New Study: Rethinking Consumption
The affinity toward sustainable consumption is being led by consumers in developing markets (Brazil, China, India), who are more than twice as likely as their counterparts in developed markets (Germany, UK, US) to report purchasing products because of environmental and social benefits (51% to 22%, respectively), being willing to pay more for sustainable products (60% to 26%) and encouraging others to buy from companies that are socially and environmentally responsible (70% to 34%).
However, significant barriers to sustainable purchasing remain for consumers across all markets, including perceptions of product performance, high prices, skepticism about product claims and a lack of knowledge about what makes a product socially or environmentally responsible.
“Consumers are seeking brands that can improve their own lives while creating a more sustainable economy that can benefit all,” said Raphael Bemporad, Co-Founder of brand innovation consultancy BBMG. “While there is strong interest in purchasing more sustainable products, perceptions around price, performance and skepticism about product claims remain top barriers to action.”
“The Regeneration Consumer Study shows sustainability is fast becoming a key factor when it comes to consumers’ purchasing decisions, yet there are still barriers that need to be addressed,” said Kelly M. Semrau, Chief Sustainability Officer, at SC Johnson. “At SC Johnson, we are committed to learning more, so that we can create better products for consumers around the globe.”
“We believe understanding people’s aspirations around consumerism and sustainability is an important area of inquiry,” said Ursula Mathar, Head of Sustainability and Environmental Protection, at BMW Group. “This topic requires a great deal more understanding in order to increase sustainable consumption, which is why BMW Group supports The Regeneration Consumer Study.”
Key Findings from the Regeneration Consumer Study (2012):
- Consuming Less, Consuming Better:While 66% of consumers across the six countries surveyed believe in consuming less, the pattern varies across markets, with 76% of consumers in developing markets and 57% in developed markets being inclined to believe that “as a society, we need to consume a lot less to improve the environment for future generations.” Similarly, consumers in emerging markets are much more likely than consumers in developed markets to “feel a sense of responsibility to purchase products that are good for the environment and society” (82% to 49%, respectively).
- Shifting Perceptions: Views on Price, Performance and Credibility Most Frequently Undermine Sustainable Purchasing:A majority of consumers globally agree or strongly agree that they would “purchase more products that are environmentally and socially responsible” if they “performed as well as, or better than, products they usually buy” (75%), “it didn’t cost more” (70%), “companies’ health and environmental claims were more believable” (64%), they “had a better understanding of what makes products environmentally or socially responsible” (63%), or they “could see environmental or social benefits of the products right away” (63%). Price is the top barrier to green purchasing in developed markets (78%) while product performance (74%) is the top barrier in developing markets along with needing “a better understanding of what makes products socially and environmentally responsible” (72%).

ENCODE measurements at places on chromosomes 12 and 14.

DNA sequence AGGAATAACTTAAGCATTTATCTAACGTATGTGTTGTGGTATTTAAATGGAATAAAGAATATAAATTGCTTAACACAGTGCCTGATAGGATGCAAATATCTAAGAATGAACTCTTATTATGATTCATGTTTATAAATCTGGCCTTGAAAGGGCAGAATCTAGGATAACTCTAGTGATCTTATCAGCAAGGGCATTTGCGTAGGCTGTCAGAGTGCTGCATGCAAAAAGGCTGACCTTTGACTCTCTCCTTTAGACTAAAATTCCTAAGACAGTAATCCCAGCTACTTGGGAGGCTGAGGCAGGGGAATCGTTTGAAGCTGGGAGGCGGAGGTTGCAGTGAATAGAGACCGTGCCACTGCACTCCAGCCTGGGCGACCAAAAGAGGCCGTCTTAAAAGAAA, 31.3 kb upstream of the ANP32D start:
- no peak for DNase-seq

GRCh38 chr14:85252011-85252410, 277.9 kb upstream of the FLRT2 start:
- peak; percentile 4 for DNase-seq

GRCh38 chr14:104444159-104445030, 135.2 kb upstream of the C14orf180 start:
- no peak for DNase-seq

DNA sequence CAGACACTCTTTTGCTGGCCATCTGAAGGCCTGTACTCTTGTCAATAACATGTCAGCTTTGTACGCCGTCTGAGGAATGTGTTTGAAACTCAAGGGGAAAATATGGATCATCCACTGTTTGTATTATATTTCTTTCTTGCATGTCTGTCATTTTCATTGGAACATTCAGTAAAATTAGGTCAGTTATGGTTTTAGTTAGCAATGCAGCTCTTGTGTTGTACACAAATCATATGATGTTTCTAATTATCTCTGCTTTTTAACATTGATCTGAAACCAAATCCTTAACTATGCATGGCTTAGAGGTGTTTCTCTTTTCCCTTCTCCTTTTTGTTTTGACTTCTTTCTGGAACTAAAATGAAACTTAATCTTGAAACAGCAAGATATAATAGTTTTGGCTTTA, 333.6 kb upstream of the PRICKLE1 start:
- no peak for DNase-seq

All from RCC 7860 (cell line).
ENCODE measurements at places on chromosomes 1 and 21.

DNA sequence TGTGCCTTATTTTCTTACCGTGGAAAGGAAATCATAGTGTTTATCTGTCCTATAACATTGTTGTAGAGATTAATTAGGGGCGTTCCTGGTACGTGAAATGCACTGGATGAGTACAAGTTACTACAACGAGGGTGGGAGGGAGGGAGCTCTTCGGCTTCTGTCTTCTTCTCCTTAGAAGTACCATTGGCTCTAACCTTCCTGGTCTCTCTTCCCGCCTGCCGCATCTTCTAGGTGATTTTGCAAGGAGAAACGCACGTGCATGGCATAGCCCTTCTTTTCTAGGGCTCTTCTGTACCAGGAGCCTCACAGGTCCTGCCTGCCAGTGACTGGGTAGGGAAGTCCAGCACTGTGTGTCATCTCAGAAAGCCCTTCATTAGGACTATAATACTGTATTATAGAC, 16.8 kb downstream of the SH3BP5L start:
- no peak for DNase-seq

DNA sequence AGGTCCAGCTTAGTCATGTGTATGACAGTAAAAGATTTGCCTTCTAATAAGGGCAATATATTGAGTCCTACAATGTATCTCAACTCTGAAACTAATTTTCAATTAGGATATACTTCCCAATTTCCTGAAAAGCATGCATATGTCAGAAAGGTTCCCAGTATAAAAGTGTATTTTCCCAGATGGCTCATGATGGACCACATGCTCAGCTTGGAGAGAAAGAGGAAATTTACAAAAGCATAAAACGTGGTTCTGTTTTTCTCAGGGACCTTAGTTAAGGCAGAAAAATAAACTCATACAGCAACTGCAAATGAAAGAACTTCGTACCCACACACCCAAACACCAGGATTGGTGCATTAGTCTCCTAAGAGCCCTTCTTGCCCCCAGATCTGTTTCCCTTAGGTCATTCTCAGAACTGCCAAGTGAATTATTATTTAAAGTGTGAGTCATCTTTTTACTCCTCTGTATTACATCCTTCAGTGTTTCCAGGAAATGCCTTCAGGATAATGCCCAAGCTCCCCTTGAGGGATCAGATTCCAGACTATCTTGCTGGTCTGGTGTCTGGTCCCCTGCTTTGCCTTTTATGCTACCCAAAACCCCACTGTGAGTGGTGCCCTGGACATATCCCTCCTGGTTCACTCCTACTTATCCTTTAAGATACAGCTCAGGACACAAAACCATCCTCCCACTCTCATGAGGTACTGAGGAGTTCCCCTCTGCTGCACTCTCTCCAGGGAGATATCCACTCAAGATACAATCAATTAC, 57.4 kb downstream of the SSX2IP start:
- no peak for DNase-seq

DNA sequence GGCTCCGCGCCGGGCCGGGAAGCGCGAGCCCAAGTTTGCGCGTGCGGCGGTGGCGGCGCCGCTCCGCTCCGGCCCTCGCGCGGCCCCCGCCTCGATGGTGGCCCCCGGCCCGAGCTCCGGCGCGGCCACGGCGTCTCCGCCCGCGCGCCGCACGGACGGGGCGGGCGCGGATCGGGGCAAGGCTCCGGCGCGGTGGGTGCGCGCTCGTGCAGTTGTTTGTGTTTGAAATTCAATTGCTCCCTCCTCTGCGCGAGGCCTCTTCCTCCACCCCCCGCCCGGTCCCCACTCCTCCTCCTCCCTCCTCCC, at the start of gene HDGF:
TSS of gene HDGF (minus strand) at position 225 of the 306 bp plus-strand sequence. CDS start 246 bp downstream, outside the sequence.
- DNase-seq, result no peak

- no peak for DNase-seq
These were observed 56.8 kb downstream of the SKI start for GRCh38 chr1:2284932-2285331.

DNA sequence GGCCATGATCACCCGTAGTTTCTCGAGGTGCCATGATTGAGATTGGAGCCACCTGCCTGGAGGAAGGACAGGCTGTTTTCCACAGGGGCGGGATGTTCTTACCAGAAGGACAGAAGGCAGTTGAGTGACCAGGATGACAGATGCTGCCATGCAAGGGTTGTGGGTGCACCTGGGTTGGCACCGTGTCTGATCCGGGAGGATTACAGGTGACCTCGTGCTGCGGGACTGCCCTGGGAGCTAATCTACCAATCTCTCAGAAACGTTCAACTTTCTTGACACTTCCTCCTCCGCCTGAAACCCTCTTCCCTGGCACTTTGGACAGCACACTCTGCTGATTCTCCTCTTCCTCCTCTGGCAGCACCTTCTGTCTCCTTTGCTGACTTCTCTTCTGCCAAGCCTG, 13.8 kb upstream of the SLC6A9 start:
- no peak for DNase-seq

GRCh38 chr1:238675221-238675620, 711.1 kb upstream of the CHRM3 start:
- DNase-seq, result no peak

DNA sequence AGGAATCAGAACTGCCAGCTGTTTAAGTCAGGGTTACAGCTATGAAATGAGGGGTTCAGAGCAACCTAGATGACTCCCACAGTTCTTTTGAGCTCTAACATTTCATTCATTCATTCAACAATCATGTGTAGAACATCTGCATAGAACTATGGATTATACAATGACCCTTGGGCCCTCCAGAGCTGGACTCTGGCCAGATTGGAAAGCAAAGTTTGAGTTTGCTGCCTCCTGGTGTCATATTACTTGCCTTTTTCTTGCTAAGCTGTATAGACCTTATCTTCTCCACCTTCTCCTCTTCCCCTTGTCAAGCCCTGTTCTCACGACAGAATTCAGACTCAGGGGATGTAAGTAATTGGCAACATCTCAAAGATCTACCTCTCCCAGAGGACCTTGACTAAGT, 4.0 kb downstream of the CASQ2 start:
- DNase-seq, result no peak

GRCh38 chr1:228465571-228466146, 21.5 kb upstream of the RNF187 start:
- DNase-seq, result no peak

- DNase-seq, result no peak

- Collaboration and Participation – Being Part of the Solution:Two-thirds of consumers globally (67%) are “interested in sharing their ideas, opinions and experiences with companies to help them develop better products or create new solutions,” while seven in ten consumers (72%) globally “believe in voting and advocating for issues important to me.”
“With the Regeneration Consumer Study, our goal is to bring the consumer voice into the sustainability conversation and help articulate specific decisions and actions that companies can take to accelerate and grow a more sustainable economy,” said Eric Whan, GlobeScan’s Director of Sustainability. “With data-driven ideas, we want to help companies make the business case for sustainable development and advance the creation and deployment of more sustainable products, policies and practices.”
“Our economy and natural environment are facing unprecedented stresses as scarce resources are stretched to meet growing needs,” said Mark Lee, Executive Director at SustainAbility. “Through the Regeneration Consumer Study, we are revealing how consumer attitudes, behaviors and collaboration can help enterprising brands as they work to innovate smarter, safer, cleaner and greener solutions.”
Background and Methodology:
Developed by BBMG, GlobeScan and SustainAbility, The Regeneration Consumer Study is an in-depth online survey of consumer attitudes, motivations and behaviors relating to sustainable consumption among 6,224 respondents across six major international markets (Brazil, China, Germany, India, the United Kingdom and the United States) conducted in September and October 2012. Drawn from consumer research panels, global data are comparable to having a margin of error of +/- 1.3 percent. Analysis of country-level data reflects a margin of error of +/- 3.1 percent.
The study is part of the The Regeneration Roadmap,a collaborative and multi-faceted thought leadership initiative designed to engage the private sector in advancing sustainable development by improving sustainability strategy, increasing credibility and delivering results at greater speed and scale.
Presenting Sponsors of The Regeneration Roadmap are BMW Group and SC Johnson. Sponsors include Cisco, DuPont, Interface and Pfizer. The Regeneration Consumer Study is sponsored by Brown-Forman, Campbell’s, Itau, L’Oréal, Shell and Starbucks.
For more information, and to download a free copy of the study (available after November 27, 2012), visit http://www.theregenerationroadmap.com